When cleaning drains, great care must be taken to avoid spreading bacteria such as Listeria and other microorganisms, especially in food service areas. An initial clean out may require scraping or brushing accumulated organic matter which should be done only after all food has been put away. Clean all food contact surfaces after cleaning the drains and before removing food from storage. Care should also be taken to prevent clumps of organic matter from falling down into and potentially clogging the drain pipe.

Cultural and physical strategies for drain and fruit flies and fungus gnats.

  • Clean areas where food residues may accumulate. Key locations include the undersides of prep counters and around kitchen equipment and fixtures. A steam cleaner may facilitate the cleaning process.
  • Eliminate breeding sites by sealing cracks, edges around coving, tiles and kitchen fixtures/equipment to eliminate accumulation of organic matter.
  • If necessary, use a squeegee to dry floors and under counter areas after mopping to eliminate standing water.
  • Repair plumbing leaks promptly to prevent water accumulation.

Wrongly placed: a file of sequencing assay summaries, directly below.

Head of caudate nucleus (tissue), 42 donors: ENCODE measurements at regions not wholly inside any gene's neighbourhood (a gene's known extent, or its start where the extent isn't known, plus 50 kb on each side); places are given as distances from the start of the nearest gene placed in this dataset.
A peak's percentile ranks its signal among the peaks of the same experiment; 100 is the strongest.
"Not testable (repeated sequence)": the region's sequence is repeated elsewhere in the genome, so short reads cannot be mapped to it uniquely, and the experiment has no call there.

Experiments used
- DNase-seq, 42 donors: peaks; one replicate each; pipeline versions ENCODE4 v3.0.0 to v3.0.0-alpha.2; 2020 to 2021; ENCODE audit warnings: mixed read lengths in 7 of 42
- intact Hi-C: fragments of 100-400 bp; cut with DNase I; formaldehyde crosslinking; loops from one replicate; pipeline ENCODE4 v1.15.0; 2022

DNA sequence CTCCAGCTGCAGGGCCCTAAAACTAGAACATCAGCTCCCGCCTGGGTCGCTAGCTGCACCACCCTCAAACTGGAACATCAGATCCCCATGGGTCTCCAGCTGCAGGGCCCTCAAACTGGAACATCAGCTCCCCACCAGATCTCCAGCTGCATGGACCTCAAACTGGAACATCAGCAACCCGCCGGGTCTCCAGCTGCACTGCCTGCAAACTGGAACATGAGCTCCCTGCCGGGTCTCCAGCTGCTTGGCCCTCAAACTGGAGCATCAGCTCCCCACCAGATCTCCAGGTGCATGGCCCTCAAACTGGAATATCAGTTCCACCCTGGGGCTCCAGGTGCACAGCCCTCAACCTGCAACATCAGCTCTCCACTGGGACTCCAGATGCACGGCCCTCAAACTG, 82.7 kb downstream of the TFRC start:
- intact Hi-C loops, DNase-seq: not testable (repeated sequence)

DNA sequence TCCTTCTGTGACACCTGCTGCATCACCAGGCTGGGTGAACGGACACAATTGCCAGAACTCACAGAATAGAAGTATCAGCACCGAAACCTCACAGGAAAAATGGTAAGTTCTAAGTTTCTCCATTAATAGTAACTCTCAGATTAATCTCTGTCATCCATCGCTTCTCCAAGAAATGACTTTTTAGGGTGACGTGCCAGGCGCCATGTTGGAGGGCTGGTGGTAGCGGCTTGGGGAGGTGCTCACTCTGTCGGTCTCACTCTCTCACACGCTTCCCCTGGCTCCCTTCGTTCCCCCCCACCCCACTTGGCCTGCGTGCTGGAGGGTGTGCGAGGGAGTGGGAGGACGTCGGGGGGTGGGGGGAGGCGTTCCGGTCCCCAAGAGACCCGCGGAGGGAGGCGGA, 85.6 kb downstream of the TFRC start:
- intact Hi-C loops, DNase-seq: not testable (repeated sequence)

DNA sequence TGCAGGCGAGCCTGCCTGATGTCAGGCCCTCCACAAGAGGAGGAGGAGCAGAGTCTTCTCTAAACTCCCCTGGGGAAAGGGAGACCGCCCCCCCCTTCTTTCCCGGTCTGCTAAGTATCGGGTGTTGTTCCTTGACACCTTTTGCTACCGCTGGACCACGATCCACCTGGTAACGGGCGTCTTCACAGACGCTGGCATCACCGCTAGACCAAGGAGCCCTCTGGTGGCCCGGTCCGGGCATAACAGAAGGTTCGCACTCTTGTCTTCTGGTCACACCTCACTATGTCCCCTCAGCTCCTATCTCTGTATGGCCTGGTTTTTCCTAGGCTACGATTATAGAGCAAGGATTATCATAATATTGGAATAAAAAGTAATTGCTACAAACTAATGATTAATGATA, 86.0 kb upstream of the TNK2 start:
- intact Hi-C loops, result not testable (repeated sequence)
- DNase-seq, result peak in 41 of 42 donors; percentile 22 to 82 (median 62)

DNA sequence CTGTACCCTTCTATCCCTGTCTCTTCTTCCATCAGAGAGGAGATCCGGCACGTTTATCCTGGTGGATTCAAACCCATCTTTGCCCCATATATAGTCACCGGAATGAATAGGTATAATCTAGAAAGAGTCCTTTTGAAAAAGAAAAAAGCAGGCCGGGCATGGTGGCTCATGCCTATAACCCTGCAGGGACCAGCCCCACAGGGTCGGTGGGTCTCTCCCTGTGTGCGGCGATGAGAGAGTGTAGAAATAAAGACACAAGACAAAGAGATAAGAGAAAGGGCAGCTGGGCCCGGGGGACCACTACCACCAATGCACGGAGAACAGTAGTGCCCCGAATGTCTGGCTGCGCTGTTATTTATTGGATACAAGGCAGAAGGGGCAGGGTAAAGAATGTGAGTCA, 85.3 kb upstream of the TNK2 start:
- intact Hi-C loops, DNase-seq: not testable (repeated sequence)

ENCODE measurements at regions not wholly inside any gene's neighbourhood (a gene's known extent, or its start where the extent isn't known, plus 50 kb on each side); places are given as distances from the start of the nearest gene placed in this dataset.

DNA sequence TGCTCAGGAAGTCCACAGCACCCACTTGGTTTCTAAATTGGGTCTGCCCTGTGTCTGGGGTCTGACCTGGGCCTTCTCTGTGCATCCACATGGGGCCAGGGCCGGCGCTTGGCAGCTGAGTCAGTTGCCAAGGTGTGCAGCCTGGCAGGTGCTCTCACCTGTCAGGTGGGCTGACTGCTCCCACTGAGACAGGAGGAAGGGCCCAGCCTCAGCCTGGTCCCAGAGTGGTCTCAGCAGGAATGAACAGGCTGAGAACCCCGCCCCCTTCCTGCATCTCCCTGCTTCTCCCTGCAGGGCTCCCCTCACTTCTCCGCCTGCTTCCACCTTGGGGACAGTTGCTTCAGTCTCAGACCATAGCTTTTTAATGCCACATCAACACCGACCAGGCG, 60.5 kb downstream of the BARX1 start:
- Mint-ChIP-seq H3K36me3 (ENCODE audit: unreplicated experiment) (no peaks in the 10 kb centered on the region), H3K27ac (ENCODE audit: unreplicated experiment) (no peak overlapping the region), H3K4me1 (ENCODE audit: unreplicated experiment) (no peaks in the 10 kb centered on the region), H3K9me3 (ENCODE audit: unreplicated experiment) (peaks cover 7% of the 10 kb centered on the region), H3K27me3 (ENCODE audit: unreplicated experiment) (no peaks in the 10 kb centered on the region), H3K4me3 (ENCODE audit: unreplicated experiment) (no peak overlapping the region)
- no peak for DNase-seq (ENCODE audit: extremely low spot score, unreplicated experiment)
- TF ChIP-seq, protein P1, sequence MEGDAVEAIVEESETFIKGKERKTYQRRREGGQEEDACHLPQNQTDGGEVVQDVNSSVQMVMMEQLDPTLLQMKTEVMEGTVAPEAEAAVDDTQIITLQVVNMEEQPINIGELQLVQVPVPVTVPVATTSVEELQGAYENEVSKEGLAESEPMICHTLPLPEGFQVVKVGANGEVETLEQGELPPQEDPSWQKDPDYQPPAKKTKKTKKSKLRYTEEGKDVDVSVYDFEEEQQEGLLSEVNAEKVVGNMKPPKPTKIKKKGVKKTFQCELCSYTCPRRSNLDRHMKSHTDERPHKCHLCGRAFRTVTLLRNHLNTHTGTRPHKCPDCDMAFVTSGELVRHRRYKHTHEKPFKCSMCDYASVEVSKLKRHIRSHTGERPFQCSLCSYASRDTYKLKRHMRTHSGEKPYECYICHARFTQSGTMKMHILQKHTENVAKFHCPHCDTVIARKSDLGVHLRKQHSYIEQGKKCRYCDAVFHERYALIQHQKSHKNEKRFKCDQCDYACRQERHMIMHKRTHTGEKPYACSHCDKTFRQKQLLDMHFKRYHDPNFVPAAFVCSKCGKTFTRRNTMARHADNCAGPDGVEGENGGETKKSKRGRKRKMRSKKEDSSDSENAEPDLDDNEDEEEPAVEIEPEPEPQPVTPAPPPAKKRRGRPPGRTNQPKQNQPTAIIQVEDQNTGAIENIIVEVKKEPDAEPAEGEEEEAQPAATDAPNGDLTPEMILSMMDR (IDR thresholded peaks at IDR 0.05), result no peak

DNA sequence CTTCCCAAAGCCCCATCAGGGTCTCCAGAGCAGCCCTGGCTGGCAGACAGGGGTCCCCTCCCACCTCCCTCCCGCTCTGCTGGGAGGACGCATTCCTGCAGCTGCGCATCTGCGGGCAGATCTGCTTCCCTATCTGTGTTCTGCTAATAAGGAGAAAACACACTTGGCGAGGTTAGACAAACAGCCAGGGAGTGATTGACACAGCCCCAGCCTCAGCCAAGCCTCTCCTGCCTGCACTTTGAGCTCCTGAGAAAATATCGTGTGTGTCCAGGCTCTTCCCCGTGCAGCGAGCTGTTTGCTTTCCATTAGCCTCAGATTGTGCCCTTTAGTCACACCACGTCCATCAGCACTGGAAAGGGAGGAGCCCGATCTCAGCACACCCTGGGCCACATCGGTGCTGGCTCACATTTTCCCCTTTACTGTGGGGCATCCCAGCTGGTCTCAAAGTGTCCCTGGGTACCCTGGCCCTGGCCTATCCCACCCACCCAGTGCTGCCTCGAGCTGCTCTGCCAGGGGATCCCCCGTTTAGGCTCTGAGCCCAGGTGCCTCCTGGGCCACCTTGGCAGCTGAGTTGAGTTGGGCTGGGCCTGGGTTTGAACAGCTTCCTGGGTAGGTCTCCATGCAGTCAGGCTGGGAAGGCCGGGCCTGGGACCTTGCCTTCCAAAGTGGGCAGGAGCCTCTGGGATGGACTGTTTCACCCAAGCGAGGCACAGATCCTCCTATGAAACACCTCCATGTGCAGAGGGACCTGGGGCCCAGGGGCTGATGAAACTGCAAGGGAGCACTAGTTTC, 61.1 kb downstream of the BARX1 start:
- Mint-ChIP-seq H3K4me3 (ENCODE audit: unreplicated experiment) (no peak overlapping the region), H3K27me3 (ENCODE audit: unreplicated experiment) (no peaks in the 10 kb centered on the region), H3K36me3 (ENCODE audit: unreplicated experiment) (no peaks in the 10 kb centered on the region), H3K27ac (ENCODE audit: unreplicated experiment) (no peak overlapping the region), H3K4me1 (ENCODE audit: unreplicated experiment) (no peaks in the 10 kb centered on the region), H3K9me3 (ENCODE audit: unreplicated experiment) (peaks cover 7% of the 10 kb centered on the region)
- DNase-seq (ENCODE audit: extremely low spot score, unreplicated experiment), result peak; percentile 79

• Clean up food and drink spills immediately.
  • Rinse all beverage containers prior to placement in lined recycle bins. Do not store recycled containers for more than seven days.
  • Inspect incoming fruit and vegetables for the presence of fruit flies. Over-ripe produce is most suspect and may be harboring eggs and larvae even if adults are not evident.
  • Store fruit and vegetables in plastic bins in a cool storage room.
  • Follow First In, First Out (FIFO) practices for food products that are susceptible to infestation, i.e., use up oldest inventory first.
  • Use liners for waste containers and empty and clean these bins daily.
  • Clean drains/traps and strainers at least twice per week to eliminate residues that encourage fly development.
  • Maintain a slight positive air pressure in kitchens and cafeterias to discourage fly entry.
  • Install air/strip curtains over the kitchen service entrance.
  • Place exterior trash cans, recycle bins and dumpsters away from building entrances.
  • Use non-toxic fruit fly traps to capture adult fruit flies.
  • Avoid overwatering potted plants; allow soil to dry between watering to prevent fungus gnat breeding.
  • Use yellow sticky traps placed on a stake in plant pots to capture adult fungus gnats.

Table 2
Commonly used products for physical, cultural or mechanical management of drain and fruit flies and uses.

Type Example Products Uses
baited traps Natural Catch Plus® Fruit Fly Trap 960 Vector® Fruit Fly Trap Place in areas where fruit flies are a problem.
unabated traps Tangle-Trap Sticky Whitefly Trap Place 3x5 trap in indoor plant pots to monitor for and suppress fungus gnats.